Wyatt and Jaime's firstborn, precious baby Anne, arrived safely Thursday afternoon. She weighs only four pounds and has mild apnea so she will remain in NICU until she is a little stronger. This was not expected, but Wyatt and Jaime have great faith and are appreciative of all the blessings and prayers they have received. We feel (almost) as if we are right there because they have sent so many wonderful videos, pictures and updates. What a wondrous miracle is the birth of a child.
The Testimony of Gulu's Former Relief Society President
Dear Sister Nighty struggles so much with the physical hardships of this area. She has four girls, ages 4-17, that she is trying to raise as a single parent; her husband told her some time ago that she would no longer be his wife because she has not given him a son. Sister Nighty is the one who works as a boarding school cook for merely pennies an hour. Since the children at boarding schools are fed 7 days a week, it is hard for her to attend Sunday services , but now is school holiday so she was at church. She expressed her deep appreciation for the Church and how it had benefited her in so many ways. Then she shared that this week she had no food at her house, except for two cups of dried beans, and no money to buy food. As she prepared to cook her beans, an elderly man came to her hut, saying he had no food and could she provide for him. She said this was such a test, but she remembered the Old Testament story of Elisha and the widow with her son sharing the last meal with the prophet and the miracle that happened. Nighty gave the man one of the cups of beans and cooked the other for her family. Not only did they have enough so everyone was full, but someone came and gave her a gift of 5,000 shillings ($2). She acknowledged the Lord was watching over her and her family. Skeptics may scoff at the simple faith of these people, but we also testify they are receiving the Lord's tender mercies as they strive to serve Him. Their gratitude for the simplest things will continue to bring them joy here and in the hereafter.
We had a change in leadership in our Bardege Branch recently. Our mission president, President Chatfield,came to Gulu from Kampala for missionary training and while he was here called Odhiambo Phillip as the new branch president, releasing Jolly Joe Rachkara. Jolly Joe had served in that position for a year when the branch was officially organized in Apr 2013.
These are exciting times for our two branches, Gulu and Bardege. We have a host of our young single adults preparing for their two year mission (the sisters for 18 months):
- Simon...has received his call to Ghana in Jun?????
- Roy…called just received to Ghana
- William…papers will be submitted in May.
- Collins…just received his call to Ghana
- Santos…papers soon to be submitted
- Patrick…papers will be submitted in May
- Lucky…has earned her minimum contribution and will submit her papers in next few months.
- Nancy…same as Lucky.
- Laurich…same as Lucky. The latter three comprise the Young Women’s Presidency in Gulu. An immediate loss for the Gulu Branch but a long term blessing as they return having dedicated themselves in full-time service to the Lord, returning more spiritually mature and wiser as to the ways of the world. These and others like them are the future of the Church in Gulu. An update on Laurich...she has a very ill grand-mama. Her grand-mama raised her and has encouraged her with her mission plans, but since her grand-mama's recent stroke, Laurich feels she must put off her mission as Laurich is her main caretaker. She is watching over her family first and as for the mission, her heart is in the right place.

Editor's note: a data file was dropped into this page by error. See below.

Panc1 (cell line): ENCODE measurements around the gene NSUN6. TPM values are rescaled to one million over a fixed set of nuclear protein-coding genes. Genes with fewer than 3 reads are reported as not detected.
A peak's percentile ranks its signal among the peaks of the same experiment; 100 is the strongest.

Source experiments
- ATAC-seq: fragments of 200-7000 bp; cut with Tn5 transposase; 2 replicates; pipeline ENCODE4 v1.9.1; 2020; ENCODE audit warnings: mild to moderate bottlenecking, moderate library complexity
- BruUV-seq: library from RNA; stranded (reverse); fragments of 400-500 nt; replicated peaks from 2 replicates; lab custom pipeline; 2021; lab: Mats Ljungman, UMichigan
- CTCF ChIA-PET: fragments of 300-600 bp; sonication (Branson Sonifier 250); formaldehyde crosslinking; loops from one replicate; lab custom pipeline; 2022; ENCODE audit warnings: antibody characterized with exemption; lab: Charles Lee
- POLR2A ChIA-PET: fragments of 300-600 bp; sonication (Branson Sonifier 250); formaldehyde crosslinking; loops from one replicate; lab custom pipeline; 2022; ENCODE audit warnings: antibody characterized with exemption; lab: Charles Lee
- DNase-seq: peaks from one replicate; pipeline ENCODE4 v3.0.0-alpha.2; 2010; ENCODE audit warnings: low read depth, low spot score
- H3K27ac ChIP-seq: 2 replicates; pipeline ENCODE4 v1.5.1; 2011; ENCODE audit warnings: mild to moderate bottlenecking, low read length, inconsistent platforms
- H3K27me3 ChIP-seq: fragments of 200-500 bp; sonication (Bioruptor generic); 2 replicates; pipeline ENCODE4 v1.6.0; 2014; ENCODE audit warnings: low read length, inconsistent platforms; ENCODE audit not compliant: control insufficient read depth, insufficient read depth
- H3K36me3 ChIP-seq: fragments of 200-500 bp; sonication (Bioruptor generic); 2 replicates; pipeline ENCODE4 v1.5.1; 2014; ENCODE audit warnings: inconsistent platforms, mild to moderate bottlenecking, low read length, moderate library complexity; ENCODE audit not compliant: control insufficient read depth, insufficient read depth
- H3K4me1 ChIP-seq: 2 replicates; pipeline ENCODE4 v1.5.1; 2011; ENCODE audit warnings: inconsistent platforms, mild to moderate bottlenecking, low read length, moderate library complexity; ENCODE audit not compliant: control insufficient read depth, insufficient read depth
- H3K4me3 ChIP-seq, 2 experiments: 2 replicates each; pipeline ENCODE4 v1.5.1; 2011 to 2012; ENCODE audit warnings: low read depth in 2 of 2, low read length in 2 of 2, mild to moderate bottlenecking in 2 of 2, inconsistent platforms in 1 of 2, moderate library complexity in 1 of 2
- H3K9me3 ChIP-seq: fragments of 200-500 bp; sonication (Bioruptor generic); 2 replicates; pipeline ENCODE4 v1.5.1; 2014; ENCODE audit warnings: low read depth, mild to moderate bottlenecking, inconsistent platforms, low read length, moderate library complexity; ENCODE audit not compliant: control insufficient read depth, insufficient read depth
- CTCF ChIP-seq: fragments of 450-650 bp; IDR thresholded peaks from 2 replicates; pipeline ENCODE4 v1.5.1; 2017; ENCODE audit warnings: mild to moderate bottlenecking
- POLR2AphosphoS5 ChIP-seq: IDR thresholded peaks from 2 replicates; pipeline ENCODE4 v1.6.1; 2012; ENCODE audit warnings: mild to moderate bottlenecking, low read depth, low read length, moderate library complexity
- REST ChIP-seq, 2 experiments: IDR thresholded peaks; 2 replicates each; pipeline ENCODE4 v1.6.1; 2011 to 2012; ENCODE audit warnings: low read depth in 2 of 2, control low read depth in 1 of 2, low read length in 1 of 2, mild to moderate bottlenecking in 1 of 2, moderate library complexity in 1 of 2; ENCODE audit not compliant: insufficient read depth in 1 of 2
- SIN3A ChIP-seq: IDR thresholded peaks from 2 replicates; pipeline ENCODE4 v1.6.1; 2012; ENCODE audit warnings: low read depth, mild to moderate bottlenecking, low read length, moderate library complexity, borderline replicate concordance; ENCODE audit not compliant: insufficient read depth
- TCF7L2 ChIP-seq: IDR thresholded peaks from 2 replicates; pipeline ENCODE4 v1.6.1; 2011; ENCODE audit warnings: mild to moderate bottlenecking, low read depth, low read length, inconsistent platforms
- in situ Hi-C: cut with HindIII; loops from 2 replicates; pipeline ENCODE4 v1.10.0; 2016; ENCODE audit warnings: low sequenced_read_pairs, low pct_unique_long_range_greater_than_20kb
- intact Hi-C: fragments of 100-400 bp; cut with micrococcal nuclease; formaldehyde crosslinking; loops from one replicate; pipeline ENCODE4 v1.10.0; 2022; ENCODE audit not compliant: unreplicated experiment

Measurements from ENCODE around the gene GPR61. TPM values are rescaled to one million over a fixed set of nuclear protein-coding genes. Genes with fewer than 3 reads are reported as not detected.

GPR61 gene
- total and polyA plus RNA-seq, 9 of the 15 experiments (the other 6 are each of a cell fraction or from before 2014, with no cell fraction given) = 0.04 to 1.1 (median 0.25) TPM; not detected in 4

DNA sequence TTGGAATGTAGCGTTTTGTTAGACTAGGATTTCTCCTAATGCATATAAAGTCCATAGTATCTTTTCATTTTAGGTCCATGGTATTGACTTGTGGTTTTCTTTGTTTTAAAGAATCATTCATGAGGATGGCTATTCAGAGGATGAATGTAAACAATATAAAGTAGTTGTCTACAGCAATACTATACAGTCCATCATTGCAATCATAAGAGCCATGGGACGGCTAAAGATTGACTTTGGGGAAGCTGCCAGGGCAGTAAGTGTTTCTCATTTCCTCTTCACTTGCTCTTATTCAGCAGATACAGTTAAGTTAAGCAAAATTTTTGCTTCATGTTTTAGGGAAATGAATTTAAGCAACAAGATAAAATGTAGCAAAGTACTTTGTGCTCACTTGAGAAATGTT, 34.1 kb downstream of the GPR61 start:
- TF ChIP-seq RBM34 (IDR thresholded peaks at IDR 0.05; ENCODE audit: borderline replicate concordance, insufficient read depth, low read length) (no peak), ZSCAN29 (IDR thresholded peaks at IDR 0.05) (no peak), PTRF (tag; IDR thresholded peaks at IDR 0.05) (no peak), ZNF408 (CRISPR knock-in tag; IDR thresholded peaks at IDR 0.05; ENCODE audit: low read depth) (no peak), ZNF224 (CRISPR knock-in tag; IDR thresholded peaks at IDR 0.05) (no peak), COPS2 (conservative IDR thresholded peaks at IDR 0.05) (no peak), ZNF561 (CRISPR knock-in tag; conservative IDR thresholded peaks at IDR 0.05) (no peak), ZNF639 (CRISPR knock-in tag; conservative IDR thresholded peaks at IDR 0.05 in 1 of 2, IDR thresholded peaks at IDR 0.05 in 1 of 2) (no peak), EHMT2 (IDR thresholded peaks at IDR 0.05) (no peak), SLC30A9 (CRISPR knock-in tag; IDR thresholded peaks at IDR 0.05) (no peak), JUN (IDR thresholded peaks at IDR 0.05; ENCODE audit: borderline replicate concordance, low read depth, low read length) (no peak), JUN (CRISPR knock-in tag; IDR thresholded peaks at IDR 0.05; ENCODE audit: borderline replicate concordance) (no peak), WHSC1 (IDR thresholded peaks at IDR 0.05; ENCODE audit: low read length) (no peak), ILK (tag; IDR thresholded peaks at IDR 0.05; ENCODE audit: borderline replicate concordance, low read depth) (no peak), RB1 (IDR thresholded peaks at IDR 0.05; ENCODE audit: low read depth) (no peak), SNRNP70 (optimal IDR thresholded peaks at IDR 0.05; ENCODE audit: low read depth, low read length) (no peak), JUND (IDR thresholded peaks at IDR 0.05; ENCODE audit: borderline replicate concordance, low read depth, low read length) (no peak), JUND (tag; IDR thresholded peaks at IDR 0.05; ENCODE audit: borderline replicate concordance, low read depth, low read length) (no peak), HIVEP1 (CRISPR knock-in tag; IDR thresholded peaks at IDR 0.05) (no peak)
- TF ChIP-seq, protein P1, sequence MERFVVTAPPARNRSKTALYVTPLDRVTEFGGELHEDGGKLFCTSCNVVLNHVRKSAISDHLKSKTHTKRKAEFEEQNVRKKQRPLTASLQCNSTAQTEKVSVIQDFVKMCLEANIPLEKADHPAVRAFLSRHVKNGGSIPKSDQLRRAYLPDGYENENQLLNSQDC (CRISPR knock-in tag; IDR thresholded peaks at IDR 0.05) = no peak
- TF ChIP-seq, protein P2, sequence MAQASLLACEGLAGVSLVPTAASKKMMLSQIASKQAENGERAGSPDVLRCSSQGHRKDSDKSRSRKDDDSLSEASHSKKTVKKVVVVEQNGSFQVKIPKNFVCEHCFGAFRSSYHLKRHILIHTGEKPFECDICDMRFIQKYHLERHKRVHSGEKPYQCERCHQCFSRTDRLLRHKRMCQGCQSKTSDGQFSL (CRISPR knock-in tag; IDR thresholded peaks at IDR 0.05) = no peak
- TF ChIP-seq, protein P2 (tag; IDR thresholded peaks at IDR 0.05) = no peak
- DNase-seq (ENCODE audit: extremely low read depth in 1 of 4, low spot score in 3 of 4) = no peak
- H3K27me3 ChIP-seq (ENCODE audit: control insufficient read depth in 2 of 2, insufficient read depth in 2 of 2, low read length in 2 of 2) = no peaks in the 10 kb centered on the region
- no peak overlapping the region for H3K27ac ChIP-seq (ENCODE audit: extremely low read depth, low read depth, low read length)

We have sent off three missionaries since we arrived last March and three have returned..Brenda Anena, Patrick Kumakech and Onen Vincent. One is serving as a branch president, one as a branch clerk one as our Institute instructor for college age kids and one teaching temple preparation class for those wanting to go to the temple in Johannesburg. Another will return next month! We can't wait to meet him.
A couple of our Gulu Branch members participating with the missionaries at the booth that was set up a few weeks ago in front of our main supermarket.
This looks like a river but it's actually the main road to Lacor Hospital and also the road the big t.rucks travel going to and from South Sudan. You can see why the ruts in the road get so deep
In one spot, the boda in front of us slid and fell into the big puddle it was going through. It had a 100 lb bag of grain on the back. I (Pam) jumped out of the truck (into the puddle) to try and help him get his bike arighted. The two of us weren't strong enough, so we both called to some of the passers-by for assistance. One of the men shouted back "No, things happen all the time here; This is Africa." I retorted back, "That is why you should help! You are just being lazy!" (I know, I shouldn't have said that.) A few seconds later, two from the opposite direction were there to help aright the boda, while the guy who refused kept saying, "What can I really do?" With the others' assistance, the boda with its heavy load was safely up. It was a pleasure to look each of the two helpers in the eye, thank them and tell tell them they were good samaritans. They understood - all the while the other guy is still ranting that he can't do anything. As I have reflected on this incident, I wonder, do the things we do indicate we are like the like those "samaritans" or are we like the man on the side of the road who thinks he can do nothing?"
In the states firewood is bought by the cord or half-cord. Here it is bought and brought by the boda.
Brenda Anena...newly returned missionary from The London South Mission where she spent 18 months.